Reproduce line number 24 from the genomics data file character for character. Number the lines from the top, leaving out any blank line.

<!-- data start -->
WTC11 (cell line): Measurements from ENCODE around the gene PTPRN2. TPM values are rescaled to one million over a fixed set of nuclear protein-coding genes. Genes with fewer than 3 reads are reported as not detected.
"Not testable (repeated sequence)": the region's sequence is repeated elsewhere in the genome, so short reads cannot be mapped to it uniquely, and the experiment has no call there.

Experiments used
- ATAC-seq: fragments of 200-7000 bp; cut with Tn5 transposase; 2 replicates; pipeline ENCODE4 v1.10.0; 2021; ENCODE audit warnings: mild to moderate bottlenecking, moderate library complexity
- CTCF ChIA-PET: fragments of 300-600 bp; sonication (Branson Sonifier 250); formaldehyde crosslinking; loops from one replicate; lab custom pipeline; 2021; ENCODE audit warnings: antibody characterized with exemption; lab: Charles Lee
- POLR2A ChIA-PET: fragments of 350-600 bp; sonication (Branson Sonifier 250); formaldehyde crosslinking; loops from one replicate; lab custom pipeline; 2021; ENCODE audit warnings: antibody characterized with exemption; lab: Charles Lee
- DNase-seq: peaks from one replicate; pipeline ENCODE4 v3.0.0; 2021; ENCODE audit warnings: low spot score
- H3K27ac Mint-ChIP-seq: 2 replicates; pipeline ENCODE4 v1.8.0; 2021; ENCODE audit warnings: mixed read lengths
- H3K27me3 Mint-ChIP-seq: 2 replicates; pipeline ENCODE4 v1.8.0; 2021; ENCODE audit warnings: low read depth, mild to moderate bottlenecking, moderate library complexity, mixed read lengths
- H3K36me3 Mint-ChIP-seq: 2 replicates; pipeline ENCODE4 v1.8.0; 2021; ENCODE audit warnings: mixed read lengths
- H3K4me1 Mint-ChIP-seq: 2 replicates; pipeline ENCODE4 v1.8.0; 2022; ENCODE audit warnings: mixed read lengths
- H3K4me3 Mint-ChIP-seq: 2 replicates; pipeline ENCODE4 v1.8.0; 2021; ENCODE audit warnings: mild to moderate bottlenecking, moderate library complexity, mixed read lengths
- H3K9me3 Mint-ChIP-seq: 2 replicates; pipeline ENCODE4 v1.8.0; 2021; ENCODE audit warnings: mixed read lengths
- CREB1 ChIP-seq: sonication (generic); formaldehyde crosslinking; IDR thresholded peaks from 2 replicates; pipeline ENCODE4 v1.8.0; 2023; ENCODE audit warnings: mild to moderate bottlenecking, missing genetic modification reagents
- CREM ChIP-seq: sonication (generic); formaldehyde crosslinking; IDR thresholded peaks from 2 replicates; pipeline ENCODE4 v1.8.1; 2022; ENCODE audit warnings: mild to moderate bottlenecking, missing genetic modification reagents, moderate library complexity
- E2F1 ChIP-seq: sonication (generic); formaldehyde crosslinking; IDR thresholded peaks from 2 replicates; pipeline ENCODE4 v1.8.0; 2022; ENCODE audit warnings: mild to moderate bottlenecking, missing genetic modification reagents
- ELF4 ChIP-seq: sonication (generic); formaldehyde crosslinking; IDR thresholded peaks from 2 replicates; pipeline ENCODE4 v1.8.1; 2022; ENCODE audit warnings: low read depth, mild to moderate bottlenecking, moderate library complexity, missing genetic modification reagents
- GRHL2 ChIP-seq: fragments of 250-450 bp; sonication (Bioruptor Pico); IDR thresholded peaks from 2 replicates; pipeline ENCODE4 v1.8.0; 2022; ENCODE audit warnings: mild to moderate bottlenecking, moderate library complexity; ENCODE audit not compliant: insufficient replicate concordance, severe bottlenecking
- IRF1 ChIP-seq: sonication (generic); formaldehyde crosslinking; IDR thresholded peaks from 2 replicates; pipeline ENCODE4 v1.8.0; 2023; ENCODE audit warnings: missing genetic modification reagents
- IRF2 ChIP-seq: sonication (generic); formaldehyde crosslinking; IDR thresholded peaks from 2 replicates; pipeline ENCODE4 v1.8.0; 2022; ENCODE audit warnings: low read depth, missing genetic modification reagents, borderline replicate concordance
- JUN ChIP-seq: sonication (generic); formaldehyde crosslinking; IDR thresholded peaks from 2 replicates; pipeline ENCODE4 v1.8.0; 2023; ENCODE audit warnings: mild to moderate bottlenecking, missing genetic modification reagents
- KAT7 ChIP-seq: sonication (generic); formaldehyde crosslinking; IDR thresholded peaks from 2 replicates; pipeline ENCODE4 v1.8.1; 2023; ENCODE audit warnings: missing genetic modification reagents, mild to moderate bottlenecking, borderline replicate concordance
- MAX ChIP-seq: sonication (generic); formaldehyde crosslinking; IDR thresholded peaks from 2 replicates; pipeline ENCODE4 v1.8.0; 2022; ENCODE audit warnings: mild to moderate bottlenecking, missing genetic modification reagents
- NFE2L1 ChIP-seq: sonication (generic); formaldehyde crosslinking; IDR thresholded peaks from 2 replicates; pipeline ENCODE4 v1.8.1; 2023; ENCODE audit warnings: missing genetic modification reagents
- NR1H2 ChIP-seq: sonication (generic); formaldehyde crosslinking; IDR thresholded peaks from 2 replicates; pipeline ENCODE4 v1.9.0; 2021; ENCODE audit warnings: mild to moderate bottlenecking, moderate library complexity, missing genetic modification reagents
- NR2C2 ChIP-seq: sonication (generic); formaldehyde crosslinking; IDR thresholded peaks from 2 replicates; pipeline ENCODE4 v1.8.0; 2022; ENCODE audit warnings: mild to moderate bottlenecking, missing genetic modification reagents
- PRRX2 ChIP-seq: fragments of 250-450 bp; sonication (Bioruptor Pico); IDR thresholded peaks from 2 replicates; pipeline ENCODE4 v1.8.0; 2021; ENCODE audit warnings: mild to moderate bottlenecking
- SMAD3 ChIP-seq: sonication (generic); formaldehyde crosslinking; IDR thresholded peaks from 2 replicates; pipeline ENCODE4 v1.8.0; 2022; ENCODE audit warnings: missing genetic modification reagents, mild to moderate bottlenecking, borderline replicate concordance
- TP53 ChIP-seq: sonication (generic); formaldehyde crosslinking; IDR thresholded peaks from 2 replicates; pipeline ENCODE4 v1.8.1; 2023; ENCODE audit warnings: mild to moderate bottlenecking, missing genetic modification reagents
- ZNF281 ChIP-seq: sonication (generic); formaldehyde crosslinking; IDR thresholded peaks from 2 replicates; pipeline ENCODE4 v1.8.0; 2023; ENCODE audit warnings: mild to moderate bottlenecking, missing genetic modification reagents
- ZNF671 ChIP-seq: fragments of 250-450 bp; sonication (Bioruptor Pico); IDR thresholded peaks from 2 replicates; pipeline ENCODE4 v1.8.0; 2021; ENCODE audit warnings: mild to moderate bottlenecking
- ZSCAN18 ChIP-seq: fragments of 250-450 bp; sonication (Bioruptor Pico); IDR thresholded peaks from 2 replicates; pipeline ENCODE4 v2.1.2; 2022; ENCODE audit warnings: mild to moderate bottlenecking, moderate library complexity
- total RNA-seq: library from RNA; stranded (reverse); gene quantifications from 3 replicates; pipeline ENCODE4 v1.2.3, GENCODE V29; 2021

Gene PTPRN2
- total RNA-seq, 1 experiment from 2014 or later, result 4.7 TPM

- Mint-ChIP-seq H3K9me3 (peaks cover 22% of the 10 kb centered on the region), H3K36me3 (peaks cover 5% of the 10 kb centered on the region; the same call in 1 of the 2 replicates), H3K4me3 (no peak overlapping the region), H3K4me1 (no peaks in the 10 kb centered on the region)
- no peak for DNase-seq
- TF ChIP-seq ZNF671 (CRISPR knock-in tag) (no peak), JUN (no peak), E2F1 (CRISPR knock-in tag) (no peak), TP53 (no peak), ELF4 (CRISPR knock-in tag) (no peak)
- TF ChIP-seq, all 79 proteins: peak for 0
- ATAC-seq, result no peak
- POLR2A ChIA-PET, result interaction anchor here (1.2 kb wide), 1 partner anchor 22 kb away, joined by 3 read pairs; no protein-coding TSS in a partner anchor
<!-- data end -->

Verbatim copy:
- NFE2L1 ChIP-seq: sonication (generic); formaldehyde crosslinking; IDR thresholded peaks from 2 replicates; pipeline ENCODE4 v1.8.1; 2023; ENCODE audit warnings: missing genetic modification reagents